After a brief hiatus from blogging, I am now reporting live from Massachusetts! Friday, April 23 was my last day of work; some friends organized a goodbye picnic over the weekend, and on Monday I commenced three days of packing. My routine was pretty much the same all three days: wake up, breakfast, pack till lunch, read The Time Traveler’s Wife during lunch (lunch the third day was on the floor, as all the furniture had been dismantled by that point), pack till everyone else got off work.
Three days turned out to be the perfect amount of time to pack everything up. Packing and moving is usually stressful, but I had enough time to go at a steady pace and I didn’t have more than a flicker of panic before I convinced myself that I would not be up till two in the morning the night before moving day, frantically stashing odds and ends into boxes. The soundtrack might have helped; on Day One, I listened to all the Mozart I have, plus Chopin’s Piano Sonata No. 2, plus Mendelssohn’s Reformation symphony and an hour’s worth of Songs Without Words. On Day Two, I started with the Bach cello suites, then segued out of classical territory with The Undertone and then The Kinks. Day Three required a little more energy to get going; I started with Gaslight Anthem and ended with Andrew Norsworthy. And then it was all done!
Here are some photos of packing and the move.
And immediately I digress: but I have to mention that it took about 7 seconds to upload this picture. THREE CHEERS FOR A WORKING INTERNET CONNECTION.
Books were the first to go into boxes. And oh my god there were (are) so many books. I was surrounded, outnumbered, overmatched, outweighed, overwhelmed. I brought two full bags down to the sidewalk for people to take, and still packed up about 250. At least they are all of a similar size and fit nicely into boxes…
Here’s the beginning of the packing pile. There ended up being ten (10) boxes of books.
Add to that a futon, a bunch of kitchen appliances, and some clothes, and the pile becomes much larger. I wish I could be one of those people who has a backpack, two pairs of jeans, three t-shirts, and a jacket, but I’m just not.
I did get rid of some things, though – like these paper cranes, which were really heavy and took up a lot of space. (Once upon a time, for about half an hour, I knew how to make paper cranes. This is the only remaining evidence.)
On Day Three of packing, I went out in the morning for more packing tape and free Metro newspapers to use for wrapping up glasses and plates.
I have an unnecessary number of coffee mugs. But they are all unique…here’s Alice (“Drink me”), one from the Newberry Library from my first visit to Chicago, one with the London Tube map on it, one from Brussels (a gift), and a Hampshire College mug. Coffee mugs are my one kitchen indulgence; I really don’t have much kitchen stuff that I don’t use regularly.
Kitchen utensils, unlike books, are not conveniently shaped for packing.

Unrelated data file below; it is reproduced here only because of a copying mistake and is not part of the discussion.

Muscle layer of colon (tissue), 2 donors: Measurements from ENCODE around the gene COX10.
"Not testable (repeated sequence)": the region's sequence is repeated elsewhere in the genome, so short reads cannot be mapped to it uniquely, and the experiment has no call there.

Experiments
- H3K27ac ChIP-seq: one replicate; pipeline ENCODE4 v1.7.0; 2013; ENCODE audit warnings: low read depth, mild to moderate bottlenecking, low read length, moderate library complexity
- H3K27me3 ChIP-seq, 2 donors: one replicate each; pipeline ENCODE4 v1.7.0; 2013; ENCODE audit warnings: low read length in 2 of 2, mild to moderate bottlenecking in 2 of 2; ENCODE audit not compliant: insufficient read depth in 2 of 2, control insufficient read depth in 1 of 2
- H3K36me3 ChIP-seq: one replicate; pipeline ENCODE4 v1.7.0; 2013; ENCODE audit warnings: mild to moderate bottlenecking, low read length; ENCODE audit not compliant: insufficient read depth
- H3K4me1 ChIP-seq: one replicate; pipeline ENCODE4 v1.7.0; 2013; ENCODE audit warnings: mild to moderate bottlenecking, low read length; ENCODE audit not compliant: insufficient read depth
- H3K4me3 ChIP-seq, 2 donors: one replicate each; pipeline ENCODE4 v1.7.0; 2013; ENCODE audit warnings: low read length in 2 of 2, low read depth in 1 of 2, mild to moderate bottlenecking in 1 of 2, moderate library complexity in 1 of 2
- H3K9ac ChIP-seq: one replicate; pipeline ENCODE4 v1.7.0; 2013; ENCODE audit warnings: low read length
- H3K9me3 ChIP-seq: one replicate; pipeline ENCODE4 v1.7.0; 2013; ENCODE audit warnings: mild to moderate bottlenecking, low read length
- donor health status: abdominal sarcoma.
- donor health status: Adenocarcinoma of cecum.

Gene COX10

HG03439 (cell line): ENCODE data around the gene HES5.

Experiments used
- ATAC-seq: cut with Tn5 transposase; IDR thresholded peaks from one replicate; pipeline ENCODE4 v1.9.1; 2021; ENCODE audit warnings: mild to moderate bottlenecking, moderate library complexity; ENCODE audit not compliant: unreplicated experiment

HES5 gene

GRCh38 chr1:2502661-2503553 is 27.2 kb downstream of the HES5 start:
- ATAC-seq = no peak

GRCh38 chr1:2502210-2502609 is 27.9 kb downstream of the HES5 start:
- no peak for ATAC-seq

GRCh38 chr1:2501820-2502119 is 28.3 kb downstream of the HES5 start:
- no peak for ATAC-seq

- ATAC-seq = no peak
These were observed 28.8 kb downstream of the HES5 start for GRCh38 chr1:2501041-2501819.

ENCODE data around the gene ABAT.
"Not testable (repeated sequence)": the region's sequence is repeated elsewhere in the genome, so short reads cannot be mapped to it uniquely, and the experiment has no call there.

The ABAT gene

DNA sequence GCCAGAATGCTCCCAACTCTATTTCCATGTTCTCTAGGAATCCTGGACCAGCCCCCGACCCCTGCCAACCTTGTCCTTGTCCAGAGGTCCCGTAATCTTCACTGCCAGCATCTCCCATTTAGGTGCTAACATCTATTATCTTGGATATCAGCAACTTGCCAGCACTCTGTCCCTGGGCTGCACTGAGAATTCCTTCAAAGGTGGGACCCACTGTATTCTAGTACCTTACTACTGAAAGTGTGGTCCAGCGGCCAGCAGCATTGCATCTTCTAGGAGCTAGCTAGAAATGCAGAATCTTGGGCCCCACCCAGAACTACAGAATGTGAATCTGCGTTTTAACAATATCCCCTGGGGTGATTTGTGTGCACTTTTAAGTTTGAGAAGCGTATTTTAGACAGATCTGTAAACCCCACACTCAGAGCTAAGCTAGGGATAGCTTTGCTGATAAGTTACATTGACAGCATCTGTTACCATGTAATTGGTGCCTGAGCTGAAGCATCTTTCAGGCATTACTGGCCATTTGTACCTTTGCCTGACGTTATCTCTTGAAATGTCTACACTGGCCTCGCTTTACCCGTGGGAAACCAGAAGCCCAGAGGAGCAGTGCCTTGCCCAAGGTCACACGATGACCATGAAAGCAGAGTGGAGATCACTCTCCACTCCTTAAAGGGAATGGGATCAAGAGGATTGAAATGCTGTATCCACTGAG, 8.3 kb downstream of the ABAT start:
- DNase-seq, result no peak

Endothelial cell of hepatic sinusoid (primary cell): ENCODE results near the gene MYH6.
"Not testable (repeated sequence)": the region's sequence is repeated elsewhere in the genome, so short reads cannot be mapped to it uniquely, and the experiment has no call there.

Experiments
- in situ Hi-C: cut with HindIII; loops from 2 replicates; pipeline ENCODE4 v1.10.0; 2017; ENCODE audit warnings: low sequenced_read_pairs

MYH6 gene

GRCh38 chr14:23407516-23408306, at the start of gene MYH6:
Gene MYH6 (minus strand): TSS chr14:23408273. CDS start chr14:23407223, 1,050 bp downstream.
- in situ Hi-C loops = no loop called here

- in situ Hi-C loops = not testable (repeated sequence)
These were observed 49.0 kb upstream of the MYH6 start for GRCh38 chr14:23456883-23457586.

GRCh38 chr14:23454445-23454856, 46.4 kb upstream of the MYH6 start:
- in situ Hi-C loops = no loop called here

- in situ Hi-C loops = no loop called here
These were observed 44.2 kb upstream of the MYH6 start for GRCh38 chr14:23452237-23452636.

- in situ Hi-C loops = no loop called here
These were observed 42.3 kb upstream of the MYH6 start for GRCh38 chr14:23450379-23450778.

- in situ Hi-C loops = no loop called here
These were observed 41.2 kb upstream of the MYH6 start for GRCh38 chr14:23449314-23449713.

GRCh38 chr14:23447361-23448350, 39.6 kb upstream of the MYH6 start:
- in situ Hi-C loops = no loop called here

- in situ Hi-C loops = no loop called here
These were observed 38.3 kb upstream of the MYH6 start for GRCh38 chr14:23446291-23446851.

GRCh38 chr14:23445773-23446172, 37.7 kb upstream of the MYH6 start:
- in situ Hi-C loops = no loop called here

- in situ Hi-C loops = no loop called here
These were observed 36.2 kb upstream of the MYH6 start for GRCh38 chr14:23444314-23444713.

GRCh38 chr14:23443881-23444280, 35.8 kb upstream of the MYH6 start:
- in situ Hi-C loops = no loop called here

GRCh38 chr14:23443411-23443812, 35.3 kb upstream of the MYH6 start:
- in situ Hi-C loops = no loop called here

Gotta pack creatively.
This pretty blue bud vase has a crack in it, but I packed it up anyway; it was a graduation gift from a friend, and it can still hold dry flowers (which are bad feng shui, apparently, but so is storing things under the bed, so I’m already not doing real well on that front).
Moving Day itself: the empty room.
All clean, swept and mopped.
Ah…one of the best road signs ever. This one, on 95 I think, seems to have a turkey on it; I prefer the one on 84, which has a cardinal. Either way – Massachusetts welcomes you!
And all the drivers on the Mass Pike are ready to run you over.
The U-Haul had a rhinoceros on it. Rhinoceroses are, of course, famous pack animals, internationally renowned for carrying heavy loads. Not.
The truck got the job done, though. And for once, it was perfect moving weather! Not raining, sleeting, or snowing, and not 90 degrees and humid either.
And now I’m here. Tremendously grateful to those who helped with the move, including my new housemates (who informed me yesterday that the nearest place to swim is Walden Pond – Walden Pond!); thankful as well to be back in Massachusetts, and in a town that is so green and quiet and peaceful – a complete 180 from where I was – even if their road signs are designed solely for people who have lived here all their lives and don’t need them anyway.
Regardless of road sign confusion, I’ve jumped right in. I found the town library and town hall; a couple decent radio stations; the grocery store, the drug store, the office supply store; how to get to the end of the red line at Alewife; and a frisbee team to play summer club with!
What I’m reading: The Piano Shop on the Left Bank, Thad Carhart; The Animal Review: The Genius, Mediocrity, and Breathtaking Stupidity That Is Nature, Jake Lentz and Steve Nash
What I’m listening to: Final Straw, Snow Patrol; Moon Safari, Air; Let It Be and Tim, the Replacements; Zen Arcade, Husker Du